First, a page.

A study by the Canada West Foundation makes a convincing case for a long-term infrastructure investment program, but it may be too late to influence the federal government's upcoming budget, which may make balancing the books and holding the line on taxes a priority before the next election in 2015.
Finance Minister Jim Flaherty said no decision has been made on extending the current program, which ends next year, but he added further stimulus wasn't a priority in Canada at the moment.
That probably means municipal and provincial governments will be out of luck in the budget, particularly since about $6 billion is left to be spent from the Building Canada Plan introduced in 2007.
The Harper government is obviously focused on the next election, but it should use the next year to develop a program along the principles articulated by the Canada West Foundation (CWF).
Canada has had major infrastructure programs for the last 15 years, but they have been all over the road in terms of focus.
Canadians, for example, have witnessed plans to stimulate the economy in general, boost rural infrastructure, recreation spending, transit programs, green initiatives and so on.
The Canada West study, however, says not all infrastructure spending delivers the same bang for the buck. As such, it calls for a more pointed approach, specifically one that focuses on strategic investments to boost the economy and productivity.
Strategic projects would include core services and major roads and bridges that facilitate trade and commerce. The Manitoba Heavy Construction Association, for example, says IKEA would never have located in Winnipeg if it hadn't been for core investments in roads, sewer and water.
It's not a question, therefore, of more infrastructure, but "the right infrastructure in the right places," the CWF says in its report, which tapped 200 studies on the subject. It means making choices, rather than spreading the wealth, and also refurbishing old infrastructure in addition to building new.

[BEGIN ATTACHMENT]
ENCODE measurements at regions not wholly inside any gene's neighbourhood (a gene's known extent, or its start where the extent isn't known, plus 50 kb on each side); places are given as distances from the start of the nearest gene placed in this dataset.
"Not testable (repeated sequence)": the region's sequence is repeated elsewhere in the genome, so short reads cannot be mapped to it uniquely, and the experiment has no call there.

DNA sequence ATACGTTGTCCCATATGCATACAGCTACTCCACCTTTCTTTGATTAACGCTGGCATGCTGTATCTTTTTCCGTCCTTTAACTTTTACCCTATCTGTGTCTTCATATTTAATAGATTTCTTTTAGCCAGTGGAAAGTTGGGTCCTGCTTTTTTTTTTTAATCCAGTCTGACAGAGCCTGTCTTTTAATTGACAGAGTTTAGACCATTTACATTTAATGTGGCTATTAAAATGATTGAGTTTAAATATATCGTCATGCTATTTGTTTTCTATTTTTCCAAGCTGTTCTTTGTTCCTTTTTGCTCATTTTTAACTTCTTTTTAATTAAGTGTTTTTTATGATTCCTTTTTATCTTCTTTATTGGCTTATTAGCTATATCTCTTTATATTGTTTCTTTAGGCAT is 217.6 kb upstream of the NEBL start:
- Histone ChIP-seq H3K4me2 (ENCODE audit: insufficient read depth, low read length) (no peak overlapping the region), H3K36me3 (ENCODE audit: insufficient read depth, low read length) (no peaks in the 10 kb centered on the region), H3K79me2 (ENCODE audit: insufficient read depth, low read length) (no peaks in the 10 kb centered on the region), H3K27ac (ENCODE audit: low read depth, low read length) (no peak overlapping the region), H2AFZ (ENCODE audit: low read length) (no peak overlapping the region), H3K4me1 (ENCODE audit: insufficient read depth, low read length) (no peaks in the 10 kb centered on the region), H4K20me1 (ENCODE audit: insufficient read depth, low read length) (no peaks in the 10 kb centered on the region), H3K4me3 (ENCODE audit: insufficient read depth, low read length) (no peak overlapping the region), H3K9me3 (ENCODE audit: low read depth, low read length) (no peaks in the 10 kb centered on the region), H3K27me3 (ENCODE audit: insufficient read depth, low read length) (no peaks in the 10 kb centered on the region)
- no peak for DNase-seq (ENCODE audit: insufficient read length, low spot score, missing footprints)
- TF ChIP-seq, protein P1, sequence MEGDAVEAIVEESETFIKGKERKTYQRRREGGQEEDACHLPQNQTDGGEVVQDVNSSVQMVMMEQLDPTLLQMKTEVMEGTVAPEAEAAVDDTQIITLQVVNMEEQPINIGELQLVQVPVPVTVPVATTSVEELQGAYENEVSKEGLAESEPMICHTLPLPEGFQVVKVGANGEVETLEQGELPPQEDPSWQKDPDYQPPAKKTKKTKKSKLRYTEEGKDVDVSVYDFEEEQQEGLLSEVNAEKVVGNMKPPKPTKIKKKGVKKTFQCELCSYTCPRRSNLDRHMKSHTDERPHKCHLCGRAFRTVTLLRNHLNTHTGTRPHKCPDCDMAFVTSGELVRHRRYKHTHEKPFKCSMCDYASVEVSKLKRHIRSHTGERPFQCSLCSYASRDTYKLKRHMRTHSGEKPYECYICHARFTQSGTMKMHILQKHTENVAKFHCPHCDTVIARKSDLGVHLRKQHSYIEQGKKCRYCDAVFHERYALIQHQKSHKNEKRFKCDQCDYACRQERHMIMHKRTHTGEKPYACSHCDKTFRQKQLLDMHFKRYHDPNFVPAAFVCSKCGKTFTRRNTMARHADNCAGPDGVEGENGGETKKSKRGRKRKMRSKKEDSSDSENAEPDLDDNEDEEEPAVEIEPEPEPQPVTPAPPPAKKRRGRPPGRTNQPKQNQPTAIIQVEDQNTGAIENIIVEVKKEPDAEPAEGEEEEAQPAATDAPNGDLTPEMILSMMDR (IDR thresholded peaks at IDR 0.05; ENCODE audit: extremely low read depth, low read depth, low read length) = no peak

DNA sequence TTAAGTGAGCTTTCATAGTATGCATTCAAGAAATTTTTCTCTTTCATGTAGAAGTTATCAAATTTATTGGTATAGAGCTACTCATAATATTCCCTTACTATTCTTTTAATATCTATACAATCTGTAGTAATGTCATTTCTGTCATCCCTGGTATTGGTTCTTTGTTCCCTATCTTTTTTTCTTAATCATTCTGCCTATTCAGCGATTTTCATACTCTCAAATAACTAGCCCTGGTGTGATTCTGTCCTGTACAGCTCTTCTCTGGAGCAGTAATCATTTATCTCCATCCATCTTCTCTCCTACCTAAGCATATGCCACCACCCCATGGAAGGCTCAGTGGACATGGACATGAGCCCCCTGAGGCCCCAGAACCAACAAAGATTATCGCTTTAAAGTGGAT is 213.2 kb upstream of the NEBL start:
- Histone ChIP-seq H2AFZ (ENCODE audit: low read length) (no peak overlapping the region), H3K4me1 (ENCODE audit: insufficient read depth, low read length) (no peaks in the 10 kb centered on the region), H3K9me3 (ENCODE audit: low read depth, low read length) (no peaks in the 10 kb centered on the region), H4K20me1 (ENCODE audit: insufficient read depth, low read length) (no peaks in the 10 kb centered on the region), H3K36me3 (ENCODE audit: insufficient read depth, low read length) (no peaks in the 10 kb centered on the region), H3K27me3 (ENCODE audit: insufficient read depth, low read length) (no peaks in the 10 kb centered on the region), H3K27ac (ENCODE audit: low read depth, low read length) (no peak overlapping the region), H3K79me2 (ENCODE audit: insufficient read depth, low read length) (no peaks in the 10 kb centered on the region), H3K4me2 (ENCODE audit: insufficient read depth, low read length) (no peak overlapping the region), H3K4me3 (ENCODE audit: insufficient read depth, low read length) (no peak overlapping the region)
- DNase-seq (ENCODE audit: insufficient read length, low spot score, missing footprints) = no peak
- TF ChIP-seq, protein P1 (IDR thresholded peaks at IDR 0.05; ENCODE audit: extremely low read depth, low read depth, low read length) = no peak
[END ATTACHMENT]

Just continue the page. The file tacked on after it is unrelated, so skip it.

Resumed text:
Congestion on Toronto's roads, for example, costs the local economy at least $6 billion a year in late deliveries, missed appointments, higher fuel consumption, wear and tear on roads, vehicles and even on human health.
Canada experienced an infrastructure building boom during the 1950s and 1960s, but by the 1970s priorities had shifted to health care, education and social programs. As a result, the country's vast networks of bridges, roads, sewer and water mains and other important facilities, such as community centres and arenas, began a long decline.
While total government spending on infrastructure in the 1960s equalled five per cent of the GDP, it had fallen to just two per cent in 2000.
The CWF acknowledges it is not clear if infrastructure growth follows a strong economy, or if the reverse is true. The relationship is probably "mutually stimulating," something closer to a "push-pull," rather than a single thrust.
The evidence shows, however, a clear correlation between infrastructure, productivity and economic growth, although there is a law of diminishing returns. When lots of modern infrastructure is in place, for example, adding more has a limited impact on the economy, the studies show, while the reverse is true in cases where there is little infrastructure.
The risk of elevated spending on infrastructure is that it reduces the funds available for other needs and priorities, but if strategic investments can elevate productivity, then every sector of society should benefit.
Short-term stimulus may not be needed today, but the government needs to consider a long-term plan -- something in the order of 20 years -- on key infrastructure investments that will provide predictability and sustainability for provinces and municipalities as they struggle to compete in an increasingly competitive global economy.